Whether right or wrong, right from birth children are getting messages, both positive and negative, about what it means to be a boy or a girl. So can gender affect a child’s learning and play?

What sort of toys and gifts did your child receive on their first birthday? If they’re a boy it’s likely their gifts featured lots of blue, pictures of trucks and cool slogans on tee shirts such as ‘here comes trouble’ or ‘little dude’.

If they’re a girl the gifts are likely to be fluffy and pink and include slogans such as ‘diva’ or ‘princess’.

Can gender affect a child’s learning?

As an inhome childcare teacher, I’ve learnt that gender affects a child’s learning by both nature and nurture.

A simple way of looking at the difference between the two is: nature is what is already there at birth – a child’s genetic make-up; nurture is the influence of our environment, from close relationships with family, the wider community and the world around us.

We can’t really change nature, but on the nurture side we have a lot of control.

How do we unknowingly promote stereotypes around gender?

Visit toy shops or large stores like the Warehouse and you will see aisles labelled ‘girls toys’ and ‘boys’ toys’. The girls’ aisles are filled with Barbie, cute animal toys, fairy outfits, tea sets and dolls. Boys’ aisles are jam packed with big trucks, dinosaurs, tool sets and super hero costumes.

This sends out a message of what is ‘appropriate’ to buy for each gender and what boys and girls ‘should’ like.

Unfortunately some children are given negative messages when they explore non-traditional toys. A boy who goes to play with a doll might be told by an older child or even an adult, “that’s a girl’s toy.”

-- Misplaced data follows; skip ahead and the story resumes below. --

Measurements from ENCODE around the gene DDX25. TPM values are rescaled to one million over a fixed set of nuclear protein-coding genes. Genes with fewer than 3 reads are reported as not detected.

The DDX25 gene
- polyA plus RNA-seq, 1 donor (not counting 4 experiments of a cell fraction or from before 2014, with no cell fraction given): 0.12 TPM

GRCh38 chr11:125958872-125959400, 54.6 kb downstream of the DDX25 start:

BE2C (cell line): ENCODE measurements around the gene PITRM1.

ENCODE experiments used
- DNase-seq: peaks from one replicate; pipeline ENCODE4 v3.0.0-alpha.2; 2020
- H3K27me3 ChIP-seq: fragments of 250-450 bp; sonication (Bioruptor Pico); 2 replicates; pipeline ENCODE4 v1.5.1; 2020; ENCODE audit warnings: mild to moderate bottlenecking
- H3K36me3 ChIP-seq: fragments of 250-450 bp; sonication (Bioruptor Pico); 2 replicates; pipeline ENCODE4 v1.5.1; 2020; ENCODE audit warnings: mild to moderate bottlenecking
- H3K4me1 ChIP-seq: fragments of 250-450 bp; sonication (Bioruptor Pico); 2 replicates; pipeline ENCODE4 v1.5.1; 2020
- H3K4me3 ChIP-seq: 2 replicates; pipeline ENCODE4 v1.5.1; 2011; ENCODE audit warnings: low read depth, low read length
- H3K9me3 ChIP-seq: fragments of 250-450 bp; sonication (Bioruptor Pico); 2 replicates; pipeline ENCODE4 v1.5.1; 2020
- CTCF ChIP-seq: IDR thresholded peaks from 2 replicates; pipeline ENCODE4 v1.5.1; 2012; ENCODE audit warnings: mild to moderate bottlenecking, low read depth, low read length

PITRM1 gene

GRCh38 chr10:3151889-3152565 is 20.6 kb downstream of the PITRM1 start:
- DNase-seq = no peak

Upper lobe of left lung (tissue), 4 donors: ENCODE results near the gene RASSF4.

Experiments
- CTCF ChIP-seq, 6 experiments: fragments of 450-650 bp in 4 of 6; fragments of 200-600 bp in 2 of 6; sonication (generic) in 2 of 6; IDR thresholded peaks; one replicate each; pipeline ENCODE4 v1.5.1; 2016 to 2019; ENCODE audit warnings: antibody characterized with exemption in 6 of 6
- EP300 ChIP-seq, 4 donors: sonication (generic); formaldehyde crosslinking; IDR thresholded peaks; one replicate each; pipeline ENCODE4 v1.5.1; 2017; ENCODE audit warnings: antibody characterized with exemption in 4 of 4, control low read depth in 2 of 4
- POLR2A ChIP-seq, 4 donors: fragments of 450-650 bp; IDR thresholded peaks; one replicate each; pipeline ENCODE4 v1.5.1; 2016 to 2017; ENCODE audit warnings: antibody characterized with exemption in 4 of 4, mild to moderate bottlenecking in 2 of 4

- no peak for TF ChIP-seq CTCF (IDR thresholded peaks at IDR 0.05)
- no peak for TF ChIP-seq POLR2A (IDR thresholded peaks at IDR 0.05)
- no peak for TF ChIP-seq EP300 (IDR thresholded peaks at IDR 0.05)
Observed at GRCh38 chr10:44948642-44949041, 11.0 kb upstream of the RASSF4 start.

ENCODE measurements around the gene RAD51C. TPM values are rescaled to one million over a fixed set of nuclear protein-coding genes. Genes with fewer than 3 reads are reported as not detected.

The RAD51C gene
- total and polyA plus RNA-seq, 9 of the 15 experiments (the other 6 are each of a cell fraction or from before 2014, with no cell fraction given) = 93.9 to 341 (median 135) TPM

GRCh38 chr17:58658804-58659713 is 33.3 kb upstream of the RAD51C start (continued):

Boys who put on some fairy wings might be told they look silly and to take them off. Sometimes nothing negative is said but exploring outside traditional gender roles is not supported. For instance, if they’re never bought a tea set, then how can they benefit from the language and social skills that are enhanced during this type of play?

With girls, it’s the same. They may not be told they can’t play with something, but also not given the opportunity to do so. A girl can’t learn about putting together a train set if they’re never given one, nor can they learn to use a hammer if there isn’t one in their environment. They’re now missing out on the small-motor, and hand-eye coordination skills enhanced through this play.

Why encourage girls to play with toys traditionally for boys?

As an adult I know I’m not very good at fixing things or putting things together. Could this have been changed if I had been given construction sets or toy tool sets as a child?

With no brothers, my sister and I were never bought these. Many of the toys in the ‘boys’ aisle’ develop math skills and problem solving skills as well as spatial awareness. Sports equipment too such as rugby balls and cricket bats extend important large and small-motor physical skills.

Why encourage boys to play with toys traditionally for girls?

Many nurturing qualities and language skills are developed through play areas traditionally thought of as ‘for girls’, such as dolls and family play.

Many boys will grow up and become father’s one day and benefit from the nurturing traits, including empathy, enhanced through play with dolls.

Children’s play choices and gender

The younger a child is, the more likely they are to play with a wider variety of toys.

While there are some preferences influenced by nature, young children have not yet been as influenced as their older peers with gender. This is why you will see 18 month old boys dressing up with little high heels or fairy wings, but you’re less likely to see a 5 year old boy do the same.

Very young children will play with what they want to play with without fear of what others will think or say.

We can make the most of this time by having lots of variety available for children in their play.